From January 19 to February 22, the BURO ALL GALLERY space hosts the exhibition “Trilogy of Feelings”. The works of its participants, the photographer Irina Kazaridi and the sculptors Dmitry Chekuchinov and Vitaly Zhuikov, are inspired by nature, natural materials and folk art. We chose five reasons why you should visit the exhibition.
The Trilogy of Feelings project features Russian artists working at the intersection of art and object design. It should be noted that the exhibition opens at the beginning of the year, at a time when nature itself is reminiscent of pagan holidays and the mystical meeting of winter and spring is approaching. All this is in tune with the theme of the project, dedicated to the elements of nature and the beliefs of antiquity.
The authors of the “Trilogy of Feelings”, although they approach creativity in different ways, turn to the same sources of inspiration: natural forms and textures, traditions and legends. Thus, from the common features, extraordinary works of art arise, understandable and close to anyone. You want to touch his works, feel the warmth of the wood under your hand, slide your fingers over it, feeling every curve. On the one hand, there is a sense of community with artists – tactile sensations provide an opportunity to literally feel the creative idea and understand how this or that work was formed. On the other hand, at the moment of contact, viewers seem to launch their own chain of associations, referring to the memory of their ancestors, linking it to the current technological age.
Sculptor and object designer Dmitry Chekuchinov rethinks the Russian style. For him, folk art is not museum exhibits hidden behind glass, but living works that combine centuries-old traditions with modern design. The simplicity of the form conveys the very essence: it seems that its carved deer is about to take off, and horses with a proud bow of their necks are galloping somewhere in the distance. Chekuchinov is convinced that a toy should be sincere and kind. That’s right: looking at his Gorynych Serpent, it is impossible not to smile. And when you look at the “Polovtsian woman”, it is as if you fell into the distant past with her rituals and beliefs.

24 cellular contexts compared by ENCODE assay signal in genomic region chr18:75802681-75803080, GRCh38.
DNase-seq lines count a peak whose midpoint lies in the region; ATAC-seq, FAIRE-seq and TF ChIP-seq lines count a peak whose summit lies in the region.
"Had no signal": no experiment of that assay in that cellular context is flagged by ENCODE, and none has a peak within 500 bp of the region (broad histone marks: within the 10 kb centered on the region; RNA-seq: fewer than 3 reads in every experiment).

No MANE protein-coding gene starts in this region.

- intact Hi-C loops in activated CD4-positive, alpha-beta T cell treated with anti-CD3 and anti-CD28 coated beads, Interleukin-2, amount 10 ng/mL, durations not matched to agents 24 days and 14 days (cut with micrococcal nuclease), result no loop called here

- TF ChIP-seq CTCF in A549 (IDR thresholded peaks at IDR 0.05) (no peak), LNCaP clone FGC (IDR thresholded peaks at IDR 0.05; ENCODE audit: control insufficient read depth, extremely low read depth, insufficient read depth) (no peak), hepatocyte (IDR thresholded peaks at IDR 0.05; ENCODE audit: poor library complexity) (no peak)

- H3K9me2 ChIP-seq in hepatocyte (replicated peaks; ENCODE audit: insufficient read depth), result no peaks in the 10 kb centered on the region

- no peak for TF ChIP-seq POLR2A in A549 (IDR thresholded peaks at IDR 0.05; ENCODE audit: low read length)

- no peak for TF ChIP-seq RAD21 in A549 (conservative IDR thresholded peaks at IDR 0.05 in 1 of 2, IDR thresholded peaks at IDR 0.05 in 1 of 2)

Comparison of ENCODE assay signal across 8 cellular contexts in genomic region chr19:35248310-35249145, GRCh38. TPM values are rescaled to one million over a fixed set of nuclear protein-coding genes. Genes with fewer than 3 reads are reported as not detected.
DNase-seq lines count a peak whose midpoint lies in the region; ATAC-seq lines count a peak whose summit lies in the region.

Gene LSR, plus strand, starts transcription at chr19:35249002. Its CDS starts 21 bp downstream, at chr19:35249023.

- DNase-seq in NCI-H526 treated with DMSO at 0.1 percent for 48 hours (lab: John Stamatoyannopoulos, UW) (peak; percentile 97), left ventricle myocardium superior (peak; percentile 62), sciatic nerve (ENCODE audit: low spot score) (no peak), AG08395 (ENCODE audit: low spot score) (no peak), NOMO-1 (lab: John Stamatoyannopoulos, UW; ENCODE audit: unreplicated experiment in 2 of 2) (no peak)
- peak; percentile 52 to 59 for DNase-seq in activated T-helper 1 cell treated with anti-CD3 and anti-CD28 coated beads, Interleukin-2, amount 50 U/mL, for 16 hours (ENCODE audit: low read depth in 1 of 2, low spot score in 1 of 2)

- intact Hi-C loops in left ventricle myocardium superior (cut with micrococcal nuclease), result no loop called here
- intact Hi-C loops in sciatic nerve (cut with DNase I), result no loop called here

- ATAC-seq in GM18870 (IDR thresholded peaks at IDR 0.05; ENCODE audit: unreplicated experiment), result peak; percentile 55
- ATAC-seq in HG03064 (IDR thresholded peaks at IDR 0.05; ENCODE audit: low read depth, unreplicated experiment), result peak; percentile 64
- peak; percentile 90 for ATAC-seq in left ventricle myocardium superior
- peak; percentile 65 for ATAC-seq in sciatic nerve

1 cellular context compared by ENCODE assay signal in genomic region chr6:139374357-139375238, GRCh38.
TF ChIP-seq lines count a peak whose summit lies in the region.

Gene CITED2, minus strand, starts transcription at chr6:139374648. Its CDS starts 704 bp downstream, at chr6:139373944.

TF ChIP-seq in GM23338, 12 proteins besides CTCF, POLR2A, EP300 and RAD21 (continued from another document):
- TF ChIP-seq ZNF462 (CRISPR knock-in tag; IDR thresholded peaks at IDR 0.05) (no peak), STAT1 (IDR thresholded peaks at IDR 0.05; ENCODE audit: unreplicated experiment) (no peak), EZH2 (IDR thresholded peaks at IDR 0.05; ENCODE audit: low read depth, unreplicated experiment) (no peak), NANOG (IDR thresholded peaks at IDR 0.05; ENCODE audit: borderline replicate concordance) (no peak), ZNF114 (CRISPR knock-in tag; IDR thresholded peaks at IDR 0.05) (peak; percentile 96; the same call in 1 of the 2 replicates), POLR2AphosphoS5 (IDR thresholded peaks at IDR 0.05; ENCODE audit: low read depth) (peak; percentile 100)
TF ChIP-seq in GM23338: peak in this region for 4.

Vitaly Zhuikov’s textured works seem to have been created by nature itself and found somewhere in the thick of a forest or in a steppe burial mound. The comparison is not accidental: the sculptor uses old wood for his work, including that found in the abandoned Udmurt villages. It is itself a natural work of art, and in the hands of Zhuikov it receives its final form. Soaked in linseed oil, burned in the fire, his works are severe and filled with an almost primitive energy. Take at least items from the Wandering Poppies or Wind Eaters series – laconic, strict, as if coming out of the ground.
The play of light, the elegant curve of the neck, the tilt of the head: there is nothing redundant in Irina Kazaridi’s photographs. Rather, they focus on only one thing: the expressive silhouettes of the horses. Irina uses natural daylight and shoots at close range to create these incredible portraits with close graphic fidelity. They contain only the natural beauty of horses, and the contemplation of it is akin to meditation.
In January and February, the gallery will host 3 lectures by the famous art critic Marina Shirskaya, who will inform visitors about the creativity of Russian studies, give an overview of world trends in decorative design and teach them to understand design. of collections.